Home Business JPMorgan Chase CEO lauds Mexico as top investment destination

JPMorgan Chase CEO lauds Mexico as top investment destination

JPMorgan Chase CEO lauds Mexico as top investment destination


The CEO of JPMorgan Chase has lauded Mexico as a nearshoring and business destination, saying that it may be the best country in the world in which to invest.

In an interview with El Financiero Bloomberg TV during a visit to Mexico this week, Jamie Dimon was asked about the attractiveness of Mexico as an investment destination and the challenges the country needs to address to take full advantage of the nearshoring opportunity.

Parallel headshots of Jamie Dimon and journalist Susana Sáenz
Jamie Dimon sat for an interview with business journalist Susana Sáenz on El Financiero Bloomberg TV. (Screenshot)

“I think it’s one of the great opportunities. … If you had to pick a country this might be the number one opportunity,” he said.

Dimon, CEO of JPMorgan Chase for the past 18 years, said that Mexico could become an even more attractive investment destination by making improvements in a range of areas, but stressed that the country already has a lot of positives.

“Remember you already have very capable companies here, universities, infrastructure, technology,” he told El Financiero Bloomberg.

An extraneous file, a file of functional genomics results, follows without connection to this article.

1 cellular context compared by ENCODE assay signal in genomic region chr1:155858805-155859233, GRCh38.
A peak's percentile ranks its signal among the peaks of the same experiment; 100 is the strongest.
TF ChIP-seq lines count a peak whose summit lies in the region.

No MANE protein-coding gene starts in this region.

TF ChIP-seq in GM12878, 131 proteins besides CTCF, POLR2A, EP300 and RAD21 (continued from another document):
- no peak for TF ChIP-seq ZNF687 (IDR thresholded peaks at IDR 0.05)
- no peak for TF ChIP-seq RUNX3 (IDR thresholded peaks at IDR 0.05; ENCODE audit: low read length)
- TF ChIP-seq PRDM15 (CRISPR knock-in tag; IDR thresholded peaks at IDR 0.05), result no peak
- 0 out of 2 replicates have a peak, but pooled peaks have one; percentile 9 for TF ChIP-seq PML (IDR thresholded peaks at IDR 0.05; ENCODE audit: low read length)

“… The better you do with infrastructure, the better you do with affordable energy costs, the better you do with universities, the better you do with good policy, [Mexico] will be better for that, but you already have a lot of it [and] you already have more companies moving operations here,” Dimon said.

High-level security dialogue US and Mexico
Dimon described security as a “mutual problem” for both the U.S. and Mexico. Here President López Obrador is seen hosting a high-level security dialogue with U.S. officials in October. (Cuartoscuro)

“And I’d add security, which I think is a mutual problem for America and Mexico. I hope we’re working on it together because the more we can solve that the better it is for both countries. Of course there are problems, [but there are] still huge opportunities,” the billionaire banker said.

Despite security concerns in Mexico, Dimon described North America and South America as “seas of peace and tranquility in the world you see today” and asserted that countries in the region have an opportunity to take advantage of their relative peace in an economic sense, including by attracting more investment.

For the bank he leads — one of the largest in the world — “Mexico is a critical market,” the CEO said.

“We’ve been here for 120 years, we’ve been all over Latin America for well over 100 years. … We invest for the long run. We’ve doubled or tripled our capital here in the last six years. We cover more clients and private banking, investment banking, asset management, so our commitment is total,” he said.